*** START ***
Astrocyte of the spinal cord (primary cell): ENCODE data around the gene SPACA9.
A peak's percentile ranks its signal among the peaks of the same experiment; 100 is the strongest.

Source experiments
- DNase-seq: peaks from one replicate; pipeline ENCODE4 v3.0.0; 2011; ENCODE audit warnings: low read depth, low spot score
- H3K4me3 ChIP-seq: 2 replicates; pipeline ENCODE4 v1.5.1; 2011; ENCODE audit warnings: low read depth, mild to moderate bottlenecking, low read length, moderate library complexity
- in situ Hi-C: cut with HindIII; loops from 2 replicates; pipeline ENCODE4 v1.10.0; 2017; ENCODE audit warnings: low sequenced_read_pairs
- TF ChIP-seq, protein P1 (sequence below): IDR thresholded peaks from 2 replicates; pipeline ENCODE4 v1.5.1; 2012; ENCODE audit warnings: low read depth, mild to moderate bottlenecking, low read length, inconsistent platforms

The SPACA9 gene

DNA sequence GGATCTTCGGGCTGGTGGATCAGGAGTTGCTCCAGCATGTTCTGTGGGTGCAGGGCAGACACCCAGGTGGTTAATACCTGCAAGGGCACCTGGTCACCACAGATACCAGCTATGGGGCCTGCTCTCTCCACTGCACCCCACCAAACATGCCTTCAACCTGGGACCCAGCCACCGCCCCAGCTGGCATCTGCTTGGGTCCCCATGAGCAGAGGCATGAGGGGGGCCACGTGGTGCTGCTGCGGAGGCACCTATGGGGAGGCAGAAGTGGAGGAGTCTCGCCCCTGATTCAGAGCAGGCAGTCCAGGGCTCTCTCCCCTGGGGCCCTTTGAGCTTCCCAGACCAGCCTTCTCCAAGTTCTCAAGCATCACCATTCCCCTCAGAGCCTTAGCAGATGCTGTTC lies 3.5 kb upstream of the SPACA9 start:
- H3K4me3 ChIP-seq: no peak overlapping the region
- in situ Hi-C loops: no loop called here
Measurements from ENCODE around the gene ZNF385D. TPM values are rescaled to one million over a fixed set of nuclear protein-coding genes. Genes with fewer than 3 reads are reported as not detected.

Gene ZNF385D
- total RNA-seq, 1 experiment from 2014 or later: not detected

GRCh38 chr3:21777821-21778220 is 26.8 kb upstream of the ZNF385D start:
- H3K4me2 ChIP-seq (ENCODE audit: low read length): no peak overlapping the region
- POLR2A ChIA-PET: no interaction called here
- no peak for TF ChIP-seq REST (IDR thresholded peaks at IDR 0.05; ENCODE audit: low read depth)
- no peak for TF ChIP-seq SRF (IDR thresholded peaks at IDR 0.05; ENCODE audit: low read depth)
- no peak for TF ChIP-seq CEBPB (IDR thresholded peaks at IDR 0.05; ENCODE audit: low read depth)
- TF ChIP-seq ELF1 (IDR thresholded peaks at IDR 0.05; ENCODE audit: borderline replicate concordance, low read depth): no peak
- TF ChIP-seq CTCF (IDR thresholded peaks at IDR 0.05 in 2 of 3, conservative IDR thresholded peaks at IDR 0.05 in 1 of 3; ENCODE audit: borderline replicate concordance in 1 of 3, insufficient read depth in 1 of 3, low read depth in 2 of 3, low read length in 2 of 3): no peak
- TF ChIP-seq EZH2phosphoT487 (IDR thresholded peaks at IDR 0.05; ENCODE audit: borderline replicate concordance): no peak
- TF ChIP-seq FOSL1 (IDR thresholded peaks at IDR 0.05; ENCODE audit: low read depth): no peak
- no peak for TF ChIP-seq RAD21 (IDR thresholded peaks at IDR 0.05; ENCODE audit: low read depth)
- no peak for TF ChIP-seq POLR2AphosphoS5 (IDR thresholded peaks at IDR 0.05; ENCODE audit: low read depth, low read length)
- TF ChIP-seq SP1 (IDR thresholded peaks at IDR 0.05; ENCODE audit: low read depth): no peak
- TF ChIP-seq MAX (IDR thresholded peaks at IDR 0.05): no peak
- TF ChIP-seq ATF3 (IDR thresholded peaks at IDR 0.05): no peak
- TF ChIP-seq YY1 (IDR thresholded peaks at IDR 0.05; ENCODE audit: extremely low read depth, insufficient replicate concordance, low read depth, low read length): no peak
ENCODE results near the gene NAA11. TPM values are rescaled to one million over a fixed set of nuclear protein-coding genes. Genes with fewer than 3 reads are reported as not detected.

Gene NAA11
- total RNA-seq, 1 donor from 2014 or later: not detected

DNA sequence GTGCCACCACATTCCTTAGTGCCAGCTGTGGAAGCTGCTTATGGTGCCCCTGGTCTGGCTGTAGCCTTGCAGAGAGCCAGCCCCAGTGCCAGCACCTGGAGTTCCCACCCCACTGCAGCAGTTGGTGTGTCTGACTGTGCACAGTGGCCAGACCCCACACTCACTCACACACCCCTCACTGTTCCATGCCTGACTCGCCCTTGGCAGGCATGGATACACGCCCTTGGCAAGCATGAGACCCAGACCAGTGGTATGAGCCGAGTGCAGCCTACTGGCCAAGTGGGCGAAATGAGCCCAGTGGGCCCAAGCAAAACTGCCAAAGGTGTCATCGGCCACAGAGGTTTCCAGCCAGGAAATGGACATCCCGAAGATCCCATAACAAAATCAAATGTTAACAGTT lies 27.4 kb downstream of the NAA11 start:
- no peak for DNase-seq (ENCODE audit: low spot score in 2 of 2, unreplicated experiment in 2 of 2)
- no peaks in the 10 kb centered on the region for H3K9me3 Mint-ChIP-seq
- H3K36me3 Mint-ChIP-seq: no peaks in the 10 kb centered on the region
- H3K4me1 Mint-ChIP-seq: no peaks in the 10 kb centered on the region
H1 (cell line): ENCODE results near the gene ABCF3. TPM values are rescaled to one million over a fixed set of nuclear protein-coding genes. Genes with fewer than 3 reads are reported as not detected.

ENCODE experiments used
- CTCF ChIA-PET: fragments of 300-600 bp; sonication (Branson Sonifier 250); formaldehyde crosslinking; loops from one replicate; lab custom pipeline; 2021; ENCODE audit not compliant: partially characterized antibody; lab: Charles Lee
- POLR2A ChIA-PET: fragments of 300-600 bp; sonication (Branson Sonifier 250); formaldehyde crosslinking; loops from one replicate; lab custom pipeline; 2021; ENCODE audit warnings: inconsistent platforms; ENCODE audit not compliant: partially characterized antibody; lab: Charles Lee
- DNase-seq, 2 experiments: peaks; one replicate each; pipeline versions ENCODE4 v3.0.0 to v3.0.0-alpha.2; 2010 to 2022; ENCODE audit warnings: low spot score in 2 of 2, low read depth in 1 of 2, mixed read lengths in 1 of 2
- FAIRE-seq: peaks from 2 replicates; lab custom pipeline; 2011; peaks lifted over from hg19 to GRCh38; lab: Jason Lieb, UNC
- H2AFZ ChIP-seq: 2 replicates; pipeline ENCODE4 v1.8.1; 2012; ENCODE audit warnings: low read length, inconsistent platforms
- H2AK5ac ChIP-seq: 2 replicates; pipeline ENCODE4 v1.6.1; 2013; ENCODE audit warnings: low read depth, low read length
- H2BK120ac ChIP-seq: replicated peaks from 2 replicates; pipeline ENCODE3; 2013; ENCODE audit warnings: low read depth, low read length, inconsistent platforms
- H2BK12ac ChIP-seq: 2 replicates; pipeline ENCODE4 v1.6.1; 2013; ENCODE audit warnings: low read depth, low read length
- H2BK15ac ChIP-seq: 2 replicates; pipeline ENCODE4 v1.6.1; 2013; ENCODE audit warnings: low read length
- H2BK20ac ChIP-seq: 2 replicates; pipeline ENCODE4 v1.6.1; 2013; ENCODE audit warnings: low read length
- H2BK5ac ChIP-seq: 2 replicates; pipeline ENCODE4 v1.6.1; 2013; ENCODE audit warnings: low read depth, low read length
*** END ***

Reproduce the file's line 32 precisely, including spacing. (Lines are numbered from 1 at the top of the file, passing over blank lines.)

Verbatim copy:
Gene NAA11